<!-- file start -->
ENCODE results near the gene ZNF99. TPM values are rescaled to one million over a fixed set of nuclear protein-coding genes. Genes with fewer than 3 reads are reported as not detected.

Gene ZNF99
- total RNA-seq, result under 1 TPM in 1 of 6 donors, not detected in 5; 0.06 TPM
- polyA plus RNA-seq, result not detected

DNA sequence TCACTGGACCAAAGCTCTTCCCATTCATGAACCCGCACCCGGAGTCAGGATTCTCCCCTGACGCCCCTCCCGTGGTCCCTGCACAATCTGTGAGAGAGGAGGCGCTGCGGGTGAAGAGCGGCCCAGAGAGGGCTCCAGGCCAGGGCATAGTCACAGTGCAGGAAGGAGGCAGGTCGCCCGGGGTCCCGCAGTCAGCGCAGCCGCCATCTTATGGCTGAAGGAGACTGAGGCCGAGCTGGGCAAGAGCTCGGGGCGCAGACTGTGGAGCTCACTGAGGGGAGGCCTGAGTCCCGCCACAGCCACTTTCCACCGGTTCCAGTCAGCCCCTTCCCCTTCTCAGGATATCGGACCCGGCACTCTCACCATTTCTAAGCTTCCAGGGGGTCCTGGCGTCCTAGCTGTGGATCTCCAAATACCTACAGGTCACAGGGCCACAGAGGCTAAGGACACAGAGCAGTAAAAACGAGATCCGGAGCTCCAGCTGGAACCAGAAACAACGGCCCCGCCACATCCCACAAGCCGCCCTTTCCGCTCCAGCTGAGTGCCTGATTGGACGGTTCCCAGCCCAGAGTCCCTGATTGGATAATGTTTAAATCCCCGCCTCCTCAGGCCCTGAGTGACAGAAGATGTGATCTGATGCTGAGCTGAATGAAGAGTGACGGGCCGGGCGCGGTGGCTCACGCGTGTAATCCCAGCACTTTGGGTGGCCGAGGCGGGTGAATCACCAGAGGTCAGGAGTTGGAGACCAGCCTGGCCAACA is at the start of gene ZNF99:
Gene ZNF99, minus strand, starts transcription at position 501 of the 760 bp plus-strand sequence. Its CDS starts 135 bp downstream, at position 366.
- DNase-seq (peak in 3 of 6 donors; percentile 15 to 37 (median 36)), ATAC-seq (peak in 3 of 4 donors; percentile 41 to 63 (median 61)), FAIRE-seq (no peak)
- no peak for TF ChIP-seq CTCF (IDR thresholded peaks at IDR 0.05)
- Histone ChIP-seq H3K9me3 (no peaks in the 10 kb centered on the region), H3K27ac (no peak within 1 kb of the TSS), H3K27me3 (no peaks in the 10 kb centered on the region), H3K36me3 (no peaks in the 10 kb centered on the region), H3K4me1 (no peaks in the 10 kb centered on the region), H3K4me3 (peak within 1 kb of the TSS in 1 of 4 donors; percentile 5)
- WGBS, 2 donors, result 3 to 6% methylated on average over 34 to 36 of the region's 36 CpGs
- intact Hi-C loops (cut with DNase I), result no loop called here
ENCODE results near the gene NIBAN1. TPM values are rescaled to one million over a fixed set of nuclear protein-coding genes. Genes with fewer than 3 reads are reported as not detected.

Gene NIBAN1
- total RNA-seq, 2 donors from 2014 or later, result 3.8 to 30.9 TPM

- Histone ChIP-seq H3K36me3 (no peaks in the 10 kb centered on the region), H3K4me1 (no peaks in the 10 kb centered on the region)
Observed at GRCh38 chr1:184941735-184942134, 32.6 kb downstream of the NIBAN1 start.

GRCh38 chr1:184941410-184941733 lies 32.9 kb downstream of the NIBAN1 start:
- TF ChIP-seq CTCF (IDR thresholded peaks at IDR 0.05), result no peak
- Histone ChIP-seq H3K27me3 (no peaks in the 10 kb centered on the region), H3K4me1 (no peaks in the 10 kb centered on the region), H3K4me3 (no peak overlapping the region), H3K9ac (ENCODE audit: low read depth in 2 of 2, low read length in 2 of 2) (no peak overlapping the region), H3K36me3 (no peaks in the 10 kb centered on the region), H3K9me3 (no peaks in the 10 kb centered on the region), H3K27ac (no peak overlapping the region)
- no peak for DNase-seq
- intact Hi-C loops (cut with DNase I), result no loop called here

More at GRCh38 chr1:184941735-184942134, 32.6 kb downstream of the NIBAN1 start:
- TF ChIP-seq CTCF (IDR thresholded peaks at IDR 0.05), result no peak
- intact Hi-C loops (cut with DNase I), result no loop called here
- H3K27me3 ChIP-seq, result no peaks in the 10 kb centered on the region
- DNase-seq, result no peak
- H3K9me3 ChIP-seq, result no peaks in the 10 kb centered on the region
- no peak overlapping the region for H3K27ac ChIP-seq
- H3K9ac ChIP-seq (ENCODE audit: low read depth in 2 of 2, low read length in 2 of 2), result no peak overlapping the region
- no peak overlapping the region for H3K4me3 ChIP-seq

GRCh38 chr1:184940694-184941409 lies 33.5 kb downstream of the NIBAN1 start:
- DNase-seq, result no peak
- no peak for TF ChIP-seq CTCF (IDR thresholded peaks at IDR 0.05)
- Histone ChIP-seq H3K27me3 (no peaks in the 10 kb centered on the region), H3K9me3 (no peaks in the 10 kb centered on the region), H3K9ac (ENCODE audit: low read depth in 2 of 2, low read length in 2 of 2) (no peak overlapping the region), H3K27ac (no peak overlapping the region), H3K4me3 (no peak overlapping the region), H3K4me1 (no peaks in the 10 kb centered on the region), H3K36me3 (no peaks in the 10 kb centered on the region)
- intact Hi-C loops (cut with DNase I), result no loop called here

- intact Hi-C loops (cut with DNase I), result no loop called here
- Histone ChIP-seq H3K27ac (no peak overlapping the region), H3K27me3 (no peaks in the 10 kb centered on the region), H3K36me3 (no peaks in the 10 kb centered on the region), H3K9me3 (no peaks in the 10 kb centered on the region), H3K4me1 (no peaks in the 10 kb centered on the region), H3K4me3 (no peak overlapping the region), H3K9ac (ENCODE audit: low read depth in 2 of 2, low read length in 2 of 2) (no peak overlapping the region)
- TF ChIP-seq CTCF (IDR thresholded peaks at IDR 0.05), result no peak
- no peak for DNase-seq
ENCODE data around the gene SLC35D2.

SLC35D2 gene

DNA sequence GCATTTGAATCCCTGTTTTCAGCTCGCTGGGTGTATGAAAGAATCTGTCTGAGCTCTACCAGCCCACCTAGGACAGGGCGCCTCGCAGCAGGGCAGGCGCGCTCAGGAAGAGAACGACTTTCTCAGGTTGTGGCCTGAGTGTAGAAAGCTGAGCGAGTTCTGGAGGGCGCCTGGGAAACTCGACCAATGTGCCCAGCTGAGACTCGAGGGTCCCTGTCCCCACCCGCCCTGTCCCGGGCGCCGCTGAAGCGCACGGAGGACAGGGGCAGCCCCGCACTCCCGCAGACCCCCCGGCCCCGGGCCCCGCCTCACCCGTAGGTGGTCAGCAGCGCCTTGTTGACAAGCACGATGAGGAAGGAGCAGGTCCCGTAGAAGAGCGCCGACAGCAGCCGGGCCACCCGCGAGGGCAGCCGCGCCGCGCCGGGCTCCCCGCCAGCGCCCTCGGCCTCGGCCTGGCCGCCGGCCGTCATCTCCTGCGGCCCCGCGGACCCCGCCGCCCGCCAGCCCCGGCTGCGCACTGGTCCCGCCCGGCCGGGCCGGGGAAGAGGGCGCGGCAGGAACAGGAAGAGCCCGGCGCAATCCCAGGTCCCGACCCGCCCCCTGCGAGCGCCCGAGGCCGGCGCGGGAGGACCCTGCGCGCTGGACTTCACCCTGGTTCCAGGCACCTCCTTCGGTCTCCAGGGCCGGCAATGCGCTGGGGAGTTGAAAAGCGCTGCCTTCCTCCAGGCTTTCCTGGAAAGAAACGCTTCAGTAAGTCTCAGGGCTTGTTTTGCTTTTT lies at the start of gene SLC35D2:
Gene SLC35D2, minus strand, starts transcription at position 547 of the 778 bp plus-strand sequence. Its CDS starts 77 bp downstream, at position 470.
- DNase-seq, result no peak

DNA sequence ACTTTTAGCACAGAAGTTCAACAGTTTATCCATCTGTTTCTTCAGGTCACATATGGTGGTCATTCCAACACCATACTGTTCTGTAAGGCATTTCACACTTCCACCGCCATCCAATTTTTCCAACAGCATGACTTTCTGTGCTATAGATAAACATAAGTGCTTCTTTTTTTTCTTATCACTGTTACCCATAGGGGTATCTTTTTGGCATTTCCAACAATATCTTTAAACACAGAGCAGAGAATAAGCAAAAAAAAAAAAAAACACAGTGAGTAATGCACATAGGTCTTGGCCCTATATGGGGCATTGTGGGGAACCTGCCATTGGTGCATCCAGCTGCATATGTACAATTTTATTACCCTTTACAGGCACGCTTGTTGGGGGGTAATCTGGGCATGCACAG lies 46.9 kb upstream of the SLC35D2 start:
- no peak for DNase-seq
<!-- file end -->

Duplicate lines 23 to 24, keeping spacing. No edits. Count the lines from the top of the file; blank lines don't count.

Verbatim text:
- TF ChIP-seq CTCF (IDR thresholded peaks at IDR 0.05), result no peak
- intact Hi-C loops (cut with DNase I), result no loop called here